Alongside Canright is Jana Offutt as Noah's wife Eliza. Offutt settles in well as the matriarch of the family, some of whom don't look much older than she, and her relationship with Canright feels like a friendship years in the making. Offutt's voice is superb (she actually works as a voice talent for hire) and there is something magical that happens when she sings. The highlight of her vocal performance is in the number "Eliza's Breakdown/Hold On" with Canright in Act II. On one hand, Offutt misses an opportunity to really fine tune the physically emotional side of the character but her vocal performance is what ultimately portrays the desperation of Eliza's situation. New to the Artisan stage, Offutt is a talented addition to the theater's repertoire of actors.

To say that Kyle Holt is captivating in the role of Ham is an understatement. Holt delivers such raw emotion as the prodigal son his performance is sometimes leaps and bounds above the rest of the cast. The first time Holt really gets to shine is his solo "Whenever He Needs a Miracle". The frustration and intensity of the song leaves you breathless and Holt's powerful tenor voice rings clear. The scene leading up to the first entrance of "Lift Me Up/Hold On" is equally heartbreaking and Holt carries the weight of one of the song's melodies with strength and clarity against the rest of the cast. Apart from his overall serious nature, he gets a few opportunities to have some fun with his character. I feel sorry for the one audience member Holt chooses to zone in on for the "Dinner" number and as an actor who can learn choreography he has some pretty good moves.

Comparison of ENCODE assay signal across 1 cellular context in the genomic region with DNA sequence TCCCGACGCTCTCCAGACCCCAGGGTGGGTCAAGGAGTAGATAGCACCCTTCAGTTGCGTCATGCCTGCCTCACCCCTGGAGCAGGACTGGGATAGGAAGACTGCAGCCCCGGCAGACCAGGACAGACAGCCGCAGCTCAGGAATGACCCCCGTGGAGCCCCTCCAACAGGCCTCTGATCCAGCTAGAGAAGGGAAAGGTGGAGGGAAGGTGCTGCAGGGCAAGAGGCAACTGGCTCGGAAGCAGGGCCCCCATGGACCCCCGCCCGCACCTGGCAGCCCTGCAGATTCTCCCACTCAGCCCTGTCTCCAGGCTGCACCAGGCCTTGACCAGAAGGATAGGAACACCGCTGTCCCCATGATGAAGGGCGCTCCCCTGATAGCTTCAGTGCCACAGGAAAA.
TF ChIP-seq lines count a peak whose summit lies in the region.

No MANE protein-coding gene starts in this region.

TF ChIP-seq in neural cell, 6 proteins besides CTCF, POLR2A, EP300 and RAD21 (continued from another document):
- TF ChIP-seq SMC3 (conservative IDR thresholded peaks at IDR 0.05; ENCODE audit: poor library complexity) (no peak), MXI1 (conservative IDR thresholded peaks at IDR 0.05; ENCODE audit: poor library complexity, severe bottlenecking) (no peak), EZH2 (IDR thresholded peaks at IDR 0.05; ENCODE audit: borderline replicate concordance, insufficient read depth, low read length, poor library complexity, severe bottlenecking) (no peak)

David Otteson is quite natural in his role as the eldest brother Japeth and he is the most genuine of the supporting cast in his reactions and scripted direction. His character's curiosity, inventiveness and simplicity are sincere as if you can see the wheels turning, or not turning, in his head. Otteson also has a way of carrying the ensemble numbers without reticence and without overpowering the other actors with his singing. What little solos his character has, Otteson exudes a gentle confidence that makes his performance a pleasure to watch without any critique.

As the youngest brother Shem, David Seil gives a more comedic performance than I was prepared for but I easily got on board (no pun intended) with his oddball character before the end of Act I. Seil's naivety as a newlywed husband is endearing to a point until, as a woman, you want to shake him. He provides some much needed fun but in trying to lighten the mood, some of his scenes feel too chaotic. He is overtly exuberant and my guest and I still found ourselves chuckling at his melodrama quite often.